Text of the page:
Ohio State Bans Female Masseuse Over Sexual Schemes

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A 41-year-old female massage therapist has been barred from the Ohio State University campus after an investigation by the school determined she had been targeting Buckeye football players for sex over a three-year span.

As reported by ESPNthe university released statements and a full report on the investigation, which concluded that the massage therapist had no affiliation with Ohio State or its athletics department and that no NCAA rules appeared to be violated.

The first contact with an OSU student-athlete occurred in fall 2018 via social media, according to the investigation, conducted on the university's behalf by the law firm Barnes & Thornburg. The investigation began after a complaint was filed on March 14, 2020. The investigation also revealed that, at some point in 2020, the massage therapist contacted committed recruits on national signing day, claiming to be a masseuse for the team. In total, 34 football players had knowledge of the massage therapist, with 20 receiving massages only, and five football players acknowledging during interviews that they had engaged in sexual activities with her, ESPN reported.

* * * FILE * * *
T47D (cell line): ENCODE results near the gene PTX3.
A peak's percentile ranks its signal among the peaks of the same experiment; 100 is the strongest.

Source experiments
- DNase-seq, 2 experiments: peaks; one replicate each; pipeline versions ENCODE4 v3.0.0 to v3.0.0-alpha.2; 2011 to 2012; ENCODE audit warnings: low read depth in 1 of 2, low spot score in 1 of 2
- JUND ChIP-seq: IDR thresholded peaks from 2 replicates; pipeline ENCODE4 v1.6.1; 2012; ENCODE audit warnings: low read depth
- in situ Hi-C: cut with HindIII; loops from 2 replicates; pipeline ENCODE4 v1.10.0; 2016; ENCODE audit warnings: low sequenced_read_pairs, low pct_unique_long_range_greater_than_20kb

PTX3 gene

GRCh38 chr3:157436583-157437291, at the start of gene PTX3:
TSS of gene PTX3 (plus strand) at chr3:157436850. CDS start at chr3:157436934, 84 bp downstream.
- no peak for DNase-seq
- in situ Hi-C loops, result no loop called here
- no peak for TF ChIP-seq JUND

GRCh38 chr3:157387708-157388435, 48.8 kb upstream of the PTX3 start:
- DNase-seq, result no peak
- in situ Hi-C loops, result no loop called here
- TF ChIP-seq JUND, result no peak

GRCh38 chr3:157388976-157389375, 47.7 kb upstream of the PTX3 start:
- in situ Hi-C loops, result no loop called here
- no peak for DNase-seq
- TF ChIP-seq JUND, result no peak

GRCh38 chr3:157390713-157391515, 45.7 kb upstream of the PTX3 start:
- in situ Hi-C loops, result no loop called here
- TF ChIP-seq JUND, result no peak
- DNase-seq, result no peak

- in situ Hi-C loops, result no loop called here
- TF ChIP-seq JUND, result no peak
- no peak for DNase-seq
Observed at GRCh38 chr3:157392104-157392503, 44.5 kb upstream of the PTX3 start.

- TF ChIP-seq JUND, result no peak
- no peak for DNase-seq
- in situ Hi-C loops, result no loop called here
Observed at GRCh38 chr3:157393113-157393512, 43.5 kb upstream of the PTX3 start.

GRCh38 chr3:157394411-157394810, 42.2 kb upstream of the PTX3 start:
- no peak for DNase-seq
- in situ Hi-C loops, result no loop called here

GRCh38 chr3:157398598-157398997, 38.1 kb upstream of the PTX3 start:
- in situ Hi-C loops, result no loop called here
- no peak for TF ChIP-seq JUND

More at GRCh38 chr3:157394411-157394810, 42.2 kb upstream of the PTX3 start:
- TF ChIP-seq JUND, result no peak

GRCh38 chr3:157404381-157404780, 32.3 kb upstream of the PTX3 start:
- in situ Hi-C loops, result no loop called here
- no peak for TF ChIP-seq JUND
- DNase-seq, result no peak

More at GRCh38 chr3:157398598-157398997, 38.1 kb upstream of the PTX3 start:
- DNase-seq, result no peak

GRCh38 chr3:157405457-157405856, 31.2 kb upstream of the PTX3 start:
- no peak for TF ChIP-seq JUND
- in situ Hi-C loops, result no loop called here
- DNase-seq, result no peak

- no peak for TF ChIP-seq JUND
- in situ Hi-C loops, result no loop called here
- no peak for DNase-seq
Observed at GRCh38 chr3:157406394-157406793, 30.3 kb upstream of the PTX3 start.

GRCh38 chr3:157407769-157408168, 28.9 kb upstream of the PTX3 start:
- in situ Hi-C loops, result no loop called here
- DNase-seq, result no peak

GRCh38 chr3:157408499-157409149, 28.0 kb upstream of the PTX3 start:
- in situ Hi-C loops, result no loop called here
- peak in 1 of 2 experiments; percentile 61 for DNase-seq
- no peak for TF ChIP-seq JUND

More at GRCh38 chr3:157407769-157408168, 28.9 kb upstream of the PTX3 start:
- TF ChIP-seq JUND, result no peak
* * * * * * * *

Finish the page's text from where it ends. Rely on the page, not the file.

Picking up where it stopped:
According to Barnes & Thornburg, the massage therapist used two methods to initiate potential sexual encounters. She would isolate the student-athletes to enhance their vulnerability or send "overtly sexual messages and see if she could engage their interest in a sexual encounter." The firm's report notes that encounters mainly took place in off-campus housing or hotels, and that there was no direct evidence of force or of sex with a minor. There was evidence of harassment, however.

Ohio State athletic director Gene Smith wrote a letter to the massage therapist, believed to be located two hours north of Columbus, barring her from any contact with all student-athletes, athletic staff and coaches. Licensed in Ohio since 2009, the massage therapist has had her license revoked permanently by the medical board, ESPN reported.

The university's director of public safety Monica Moll also wrote a hand-delivered letter that bans the woman from being present on any property owned or controlled by Ohio State on any of its campuses. Any entry onto the premises will be considered criminal trespassing and result in arrest.

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